Current Energy Crisis Threatens Sustainability Of Renewable Energy Supply-Sylva


Current Energy Crisis Threatens Sustainability Of Renewable Energy Supply-Sylva


The Minister of State for Petroleum Resources, Timipre Sylva has said that the current energy crisis is a threat to the sustainability of renewable energy supply globally.

The minister, who spoke at the opening ceremony of 45th Nigeria Annual International Conference & Exhibition (NAICE), organized by the Society of Petroleum Engineers (SPE), Nigeria Council in Lagos, Nigeria, said the rising global population in Asia and Africa will significantly push energy demand upward

He stated further that about 600 million people have no access to electricity, while 900 million have no access to clean cooking fuel.

He said the theme of the event: “Global Transition to Renewable and Sustainable Energy and the Future of Oil and Gas in Africa is apt, coming at a time when the world is witnessing a turnaround in the global energy landscape and clamouring for transition to greener energy sources to reduce carbon emission.

The Minister made it known that it is generally acknowledged that transition to low carbon energy sources will make the world a better living place with a cleaner climate.

‘However, energy transition is better viewed as providing clean energy, and not as abandoning some energy sources.”

“While the current forecast indicates that the global cost of renewable energy is declining steadily, the reliability and sustainability of these renewable energy supplies have been challenged by the recent energy crisis in Europe and the Americas.

This has, however, re-awakened new interest in fossil fuel supplies. “We have seen coal plants being fired up in several European Countries recently, and a renewed interest in natural gas supply from Africa. There are also reports of increased oil and gas drilling operations in the USA with spontaneous permits being granted recently.”

“Anticipated economic growth and rising global population, especially in Asia and Africa, will significantly push energy demand upward to a level that renewable energy sources only cannot meet by 2050.   All these imply that the global energy mix will remain with us, amidst greater dominance by hydrocarbon energy sources, at least in the foreseeable future. It also indicates that energy transition will remain a gradual process, as against a rapid and radical shift as some have presented it.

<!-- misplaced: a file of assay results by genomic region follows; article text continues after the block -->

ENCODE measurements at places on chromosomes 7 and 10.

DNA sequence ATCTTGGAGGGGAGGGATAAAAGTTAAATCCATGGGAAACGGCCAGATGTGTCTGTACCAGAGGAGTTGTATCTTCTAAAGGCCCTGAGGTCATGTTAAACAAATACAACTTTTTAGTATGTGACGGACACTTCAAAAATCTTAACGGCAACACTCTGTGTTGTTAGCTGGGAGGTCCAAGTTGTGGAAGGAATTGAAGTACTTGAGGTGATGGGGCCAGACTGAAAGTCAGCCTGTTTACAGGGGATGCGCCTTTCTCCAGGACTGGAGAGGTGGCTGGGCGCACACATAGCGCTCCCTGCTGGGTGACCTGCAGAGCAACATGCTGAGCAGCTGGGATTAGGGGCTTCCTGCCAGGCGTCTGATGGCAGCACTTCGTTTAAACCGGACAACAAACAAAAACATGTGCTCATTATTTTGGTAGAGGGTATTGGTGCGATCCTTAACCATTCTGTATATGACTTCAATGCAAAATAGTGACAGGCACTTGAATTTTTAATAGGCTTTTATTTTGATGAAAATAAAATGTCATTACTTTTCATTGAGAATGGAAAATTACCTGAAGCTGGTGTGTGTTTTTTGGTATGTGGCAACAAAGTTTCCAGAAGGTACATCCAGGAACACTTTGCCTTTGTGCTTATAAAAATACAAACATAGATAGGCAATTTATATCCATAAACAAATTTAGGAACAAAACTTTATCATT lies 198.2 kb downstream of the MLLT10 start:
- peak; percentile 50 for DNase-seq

It is, therefore, necessary that more effort should be put into the use of available technologies, like carbon capture, utilization, and storage (CCUS), to make fossil fuels cleaner.  This will encourage a win-win situation in terms of CO2 emission reduction and meeting global energy demand.

He said for Africa, adaptive strategies for the energy transition should be adopted across the continent.  This means that the different socio-economic, political and developmental peculiarities of individual nations should be taken into account in their transition plans.

According to the Minister, all available energy sources will be required to end the high level of energy poverty in Africa and achieve the UN Sustainable Development Goal of providing access to affordable, reliable, sustainable and modern energy for all.

Africa’s approach toward the climate-change-net-zero-emission should be to optimize the use of our abundant gas resource as a transition fuel option.  Africa’s energy poverty would have to be addressed by responsibly developing and utilizing Africa’s abundant natural resource – Fossil fuels, from where the renewable energy would be funded amidst a gradual energy transition.

Nigeria, as the oil and gas industry leader in Africa, is committed to pursuing the energy transition to promote economic growth, and is gradually investing in renewable energies, primarily solar, to reduce carbon emissions, whilst continuing to exploit hydrocarbon resources, especially natural gas – recognized as the energy transition fuel for Nigeria.

The minister stated that the campaign for reduced funding of fossil fuels explorations has led to a gale of divestment by the international oil companies in Nigeria. I strongly believe that this is an opportunity for oil and gas exploration in the country because Nigeria’s independent producers have developed capacity to fill-in the gap.


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